Glancing at the column heading, the reader might wonder if Bita Bullet slept through the Arbor Day celebration here in Opelika in February. This column is not as much about planting trees as it is about what we can learn from National Arbor Day.
April 27 is National Arbor Day and the first thing that jumps out at us is that Arbor Day is not celebrated on this date by all of our states. Many states used a common sense approach and changed the day to one more convenient to them. For example, most of the Southern states celebrate Arbor Day much earlier; the State of Alabama celebrates in February. The main reason for this earlier date is that trees planted in Alabama in February are more likely to live than trees planted at the end of April.
It is always good to see a common sense approach.
Most of us, at one time or another, feel that because we are just one person, we don’t count. At that time of feeling worthless, we would be wise to remember J. Sterling Morton.
When J. Sterling Morton moved from Detroit in 1854 to a western territory (now known as Nebraska), he and the other pioneers were shocked to see that there were no trees on much of the land. They immediately realized that trees were needed for many purposes, such as wind breaks to protect the soil from the blistering wind and shade for their homes and for the animals. Trees could be used to provide badly needed building materials.
Morton was the editor of a popular newspaper in that territory and he used his influence with the paper to publicize the urgent need for trees. The movement was very successful.
In 1872, following Morton’s request to the Nebraska State Board of Agriculture, Arbor Day, a day to plant trees was made a state holiday in Nebraska, and today is celebrated all over the world.
This year, Alabama residents have seen the results of a successful campaign by The Alabama Tree Recovery Campaign. This group, which includes the Alabama Forestry Commission and The Arbor Day Foundation, promoted the distribution of thousands of trees as the first phase in an attempt to replace trees demolished by tornadoes.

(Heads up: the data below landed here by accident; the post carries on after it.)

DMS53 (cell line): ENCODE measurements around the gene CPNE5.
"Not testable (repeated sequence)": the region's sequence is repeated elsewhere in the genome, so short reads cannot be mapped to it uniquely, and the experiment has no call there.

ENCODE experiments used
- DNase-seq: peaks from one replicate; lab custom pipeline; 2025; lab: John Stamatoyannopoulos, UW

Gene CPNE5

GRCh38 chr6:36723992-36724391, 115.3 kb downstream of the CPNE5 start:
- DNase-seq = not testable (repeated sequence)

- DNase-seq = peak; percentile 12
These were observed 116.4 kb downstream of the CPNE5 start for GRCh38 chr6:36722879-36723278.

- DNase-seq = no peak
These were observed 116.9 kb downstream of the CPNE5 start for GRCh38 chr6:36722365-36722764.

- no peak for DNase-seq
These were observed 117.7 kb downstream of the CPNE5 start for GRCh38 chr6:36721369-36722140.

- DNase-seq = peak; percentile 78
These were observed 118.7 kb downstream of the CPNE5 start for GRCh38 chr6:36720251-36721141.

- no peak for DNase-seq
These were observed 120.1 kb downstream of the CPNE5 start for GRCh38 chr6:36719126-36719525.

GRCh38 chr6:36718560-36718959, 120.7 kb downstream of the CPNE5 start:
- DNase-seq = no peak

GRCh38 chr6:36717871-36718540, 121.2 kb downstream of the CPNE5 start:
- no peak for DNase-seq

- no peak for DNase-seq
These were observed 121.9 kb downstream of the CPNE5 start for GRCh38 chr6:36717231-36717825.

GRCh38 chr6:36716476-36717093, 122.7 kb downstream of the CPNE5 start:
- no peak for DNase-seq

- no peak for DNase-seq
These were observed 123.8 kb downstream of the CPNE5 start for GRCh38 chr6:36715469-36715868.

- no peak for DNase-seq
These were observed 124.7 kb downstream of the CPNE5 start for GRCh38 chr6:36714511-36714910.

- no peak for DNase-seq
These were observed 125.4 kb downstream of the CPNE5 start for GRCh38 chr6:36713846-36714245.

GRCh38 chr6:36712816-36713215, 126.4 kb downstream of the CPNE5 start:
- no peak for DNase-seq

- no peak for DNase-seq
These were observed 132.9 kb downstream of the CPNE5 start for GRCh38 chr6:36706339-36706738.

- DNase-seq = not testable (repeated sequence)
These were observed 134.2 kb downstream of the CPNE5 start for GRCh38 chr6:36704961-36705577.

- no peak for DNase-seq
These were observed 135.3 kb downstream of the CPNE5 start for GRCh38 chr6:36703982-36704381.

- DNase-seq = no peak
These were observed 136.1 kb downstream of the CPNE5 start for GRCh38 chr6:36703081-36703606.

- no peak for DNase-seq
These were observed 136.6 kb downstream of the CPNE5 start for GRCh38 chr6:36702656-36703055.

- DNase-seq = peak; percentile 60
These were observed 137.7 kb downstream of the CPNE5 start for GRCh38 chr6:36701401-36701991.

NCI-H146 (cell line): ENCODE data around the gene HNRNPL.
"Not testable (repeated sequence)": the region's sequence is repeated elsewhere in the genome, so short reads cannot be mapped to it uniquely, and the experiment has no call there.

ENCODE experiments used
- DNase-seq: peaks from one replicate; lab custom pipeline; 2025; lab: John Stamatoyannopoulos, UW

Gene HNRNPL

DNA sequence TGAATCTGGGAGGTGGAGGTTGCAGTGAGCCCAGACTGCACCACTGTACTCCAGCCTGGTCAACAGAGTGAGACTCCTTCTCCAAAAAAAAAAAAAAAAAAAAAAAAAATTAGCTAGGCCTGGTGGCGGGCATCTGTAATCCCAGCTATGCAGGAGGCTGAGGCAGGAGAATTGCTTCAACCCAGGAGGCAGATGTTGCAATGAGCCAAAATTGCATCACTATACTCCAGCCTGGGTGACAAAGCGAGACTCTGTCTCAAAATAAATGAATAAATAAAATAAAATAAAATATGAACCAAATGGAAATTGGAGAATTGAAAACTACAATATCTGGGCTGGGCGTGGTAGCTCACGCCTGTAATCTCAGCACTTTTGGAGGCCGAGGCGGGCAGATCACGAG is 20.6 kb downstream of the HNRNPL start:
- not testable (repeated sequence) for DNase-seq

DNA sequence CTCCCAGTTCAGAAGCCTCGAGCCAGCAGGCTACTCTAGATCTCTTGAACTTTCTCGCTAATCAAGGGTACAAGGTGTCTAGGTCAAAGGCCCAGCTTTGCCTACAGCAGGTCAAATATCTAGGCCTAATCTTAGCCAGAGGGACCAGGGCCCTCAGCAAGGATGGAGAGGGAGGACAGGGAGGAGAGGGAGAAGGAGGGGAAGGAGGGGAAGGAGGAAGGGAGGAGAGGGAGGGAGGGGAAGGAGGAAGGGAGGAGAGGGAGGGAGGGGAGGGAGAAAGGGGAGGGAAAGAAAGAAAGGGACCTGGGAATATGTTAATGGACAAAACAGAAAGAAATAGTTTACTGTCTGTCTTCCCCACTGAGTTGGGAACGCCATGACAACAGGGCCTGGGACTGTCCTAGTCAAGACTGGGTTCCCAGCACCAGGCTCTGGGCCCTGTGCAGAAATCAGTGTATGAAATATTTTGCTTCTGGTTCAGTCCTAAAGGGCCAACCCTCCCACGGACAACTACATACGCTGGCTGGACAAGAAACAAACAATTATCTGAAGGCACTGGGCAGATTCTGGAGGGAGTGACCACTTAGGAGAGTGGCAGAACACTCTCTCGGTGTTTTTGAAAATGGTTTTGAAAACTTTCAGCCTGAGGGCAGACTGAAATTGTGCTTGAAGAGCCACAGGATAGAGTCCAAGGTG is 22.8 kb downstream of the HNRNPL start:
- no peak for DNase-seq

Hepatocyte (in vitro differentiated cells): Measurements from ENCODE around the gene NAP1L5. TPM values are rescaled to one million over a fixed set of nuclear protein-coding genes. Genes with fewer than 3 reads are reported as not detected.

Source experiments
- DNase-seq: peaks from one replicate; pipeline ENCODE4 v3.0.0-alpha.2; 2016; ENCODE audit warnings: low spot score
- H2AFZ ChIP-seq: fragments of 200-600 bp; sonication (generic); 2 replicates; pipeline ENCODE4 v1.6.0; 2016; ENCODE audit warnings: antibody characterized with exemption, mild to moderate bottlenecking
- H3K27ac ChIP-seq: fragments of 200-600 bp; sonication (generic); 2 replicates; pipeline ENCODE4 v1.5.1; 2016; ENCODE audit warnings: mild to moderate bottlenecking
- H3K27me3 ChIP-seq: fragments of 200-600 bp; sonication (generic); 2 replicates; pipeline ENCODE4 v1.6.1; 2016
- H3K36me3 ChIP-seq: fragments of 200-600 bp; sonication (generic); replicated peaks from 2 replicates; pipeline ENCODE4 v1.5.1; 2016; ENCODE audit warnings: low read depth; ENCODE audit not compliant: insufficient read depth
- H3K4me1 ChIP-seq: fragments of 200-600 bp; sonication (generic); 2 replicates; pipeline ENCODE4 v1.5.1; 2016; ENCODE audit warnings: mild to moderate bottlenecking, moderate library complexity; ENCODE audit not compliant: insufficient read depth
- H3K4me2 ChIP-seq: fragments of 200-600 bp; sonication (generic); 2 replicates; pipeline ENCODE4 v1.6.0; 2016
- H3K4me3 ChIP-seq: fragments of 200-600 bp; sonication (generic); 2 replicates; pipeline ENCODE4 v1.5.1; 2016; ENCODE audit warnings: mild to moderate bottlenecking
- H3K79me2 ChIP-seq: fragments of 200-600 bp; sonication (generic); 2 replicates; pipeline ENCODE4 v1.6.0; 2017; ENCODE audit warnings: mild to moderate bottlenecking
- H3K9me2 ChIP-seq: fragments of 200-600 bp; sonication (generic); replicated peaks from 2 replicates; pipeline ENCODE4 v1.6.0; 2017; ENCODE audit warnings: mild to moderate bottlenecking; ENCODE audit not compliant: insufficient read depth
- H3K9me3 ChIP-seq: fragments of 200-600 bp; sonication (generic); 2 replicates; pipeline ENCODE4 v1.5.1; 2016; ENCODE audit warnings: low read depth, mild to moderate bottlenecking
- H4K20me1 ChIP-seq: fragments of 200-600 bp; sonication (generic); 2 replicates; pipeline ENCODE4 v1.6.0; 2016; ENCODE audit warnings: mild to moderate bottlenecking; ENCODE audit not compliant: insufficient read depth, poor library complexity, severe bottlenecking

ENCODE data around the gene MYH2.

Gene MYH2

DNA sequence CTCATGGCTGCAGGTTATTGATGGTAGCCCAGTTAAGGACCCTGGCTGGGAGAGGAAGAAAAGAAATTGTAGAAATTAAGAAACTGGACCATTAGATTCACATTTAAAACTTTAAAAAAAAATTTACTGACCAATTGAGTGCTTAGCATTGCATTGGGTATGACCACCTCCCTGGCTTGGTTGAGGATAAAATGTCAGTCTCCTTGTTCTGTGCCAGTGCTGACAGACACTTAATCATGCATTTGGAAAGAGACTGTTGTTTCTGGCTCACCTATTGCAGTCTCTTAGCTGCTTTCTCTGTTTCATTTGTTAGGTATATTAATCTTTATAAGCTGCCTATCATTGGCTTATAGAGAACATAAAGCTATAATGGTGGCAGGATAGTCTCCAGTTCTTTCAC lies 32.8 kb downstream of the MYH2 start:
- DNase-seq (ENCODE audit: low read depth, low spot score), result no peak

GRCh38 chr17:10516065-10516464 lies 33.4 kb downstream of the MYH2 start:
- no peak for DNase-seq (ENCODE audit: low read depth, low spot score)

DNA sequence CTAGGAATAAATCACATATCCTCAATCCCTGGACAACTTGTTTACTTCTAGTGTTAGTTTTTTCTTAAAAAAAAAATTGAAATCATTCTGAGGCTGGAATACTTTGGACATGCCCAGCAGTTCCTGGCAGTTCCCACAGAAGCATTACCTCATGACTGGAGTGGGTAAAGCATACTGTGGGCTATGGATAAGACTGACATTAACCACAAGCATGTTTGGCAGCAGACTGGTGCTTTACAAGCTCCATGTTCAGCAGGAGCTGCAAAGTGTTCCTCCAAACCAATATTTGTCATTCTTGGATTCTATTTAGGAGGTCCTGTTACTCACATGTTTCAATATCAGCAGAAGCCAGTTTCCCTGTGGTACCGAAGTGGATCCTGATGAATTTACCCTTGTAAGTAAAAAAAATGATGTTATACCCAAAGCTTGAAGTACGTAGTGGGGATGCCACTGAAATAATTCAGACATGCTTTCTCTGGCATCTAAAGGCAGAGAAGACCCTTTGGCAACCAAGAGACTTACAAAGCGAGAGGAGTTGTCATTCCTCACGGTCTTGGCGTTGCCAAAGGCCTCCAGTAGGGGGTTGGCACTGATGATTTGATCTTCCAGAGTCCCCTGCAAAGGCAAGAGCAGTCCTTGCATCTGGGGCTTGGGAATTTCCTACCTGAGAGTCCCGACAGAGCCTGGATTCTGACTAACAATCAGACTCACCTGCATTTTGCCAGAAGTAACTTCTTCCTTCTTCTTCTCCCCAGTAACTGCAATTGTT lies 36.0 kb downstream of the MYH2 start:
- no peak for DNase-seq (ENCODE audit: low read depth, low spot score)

In addition to pointing out the common sense approach and the power one person can have, it is interesting to also point out, once again, just how lucky we are that voluntary participation means we are free to participate or not in our country. Read on to see what voluntary means in China’s Arbor Day.
In 1981, the Fifth National Congress of the People’s Republic of China adopted the “Resolution on the unfolding of a nationwide voluntary tree-planting campaign.” This established Arbor Day and stipulated that every able-bodied citizen between the ages of 11 and 60 should plant three to five trees per year, or do the equivalent amount of work in seedling, cultivation, tree tending or other services. Heavy fines can be levied if citizens do not volunteer.
It never hurts to remind yourself just how lucky you are to live in the United States.
Dogwood, river birch, willow, oak, and red maple are all popular tree choices, but Bita wants to suggest that you consider planting a couple of fruit trees, either the dwarf or regular size.
The dwarf can be planted in containers ,provided the container is large enough and has proper drainage. These dwarf trees produce fruit quickly. Talk to your extension agent.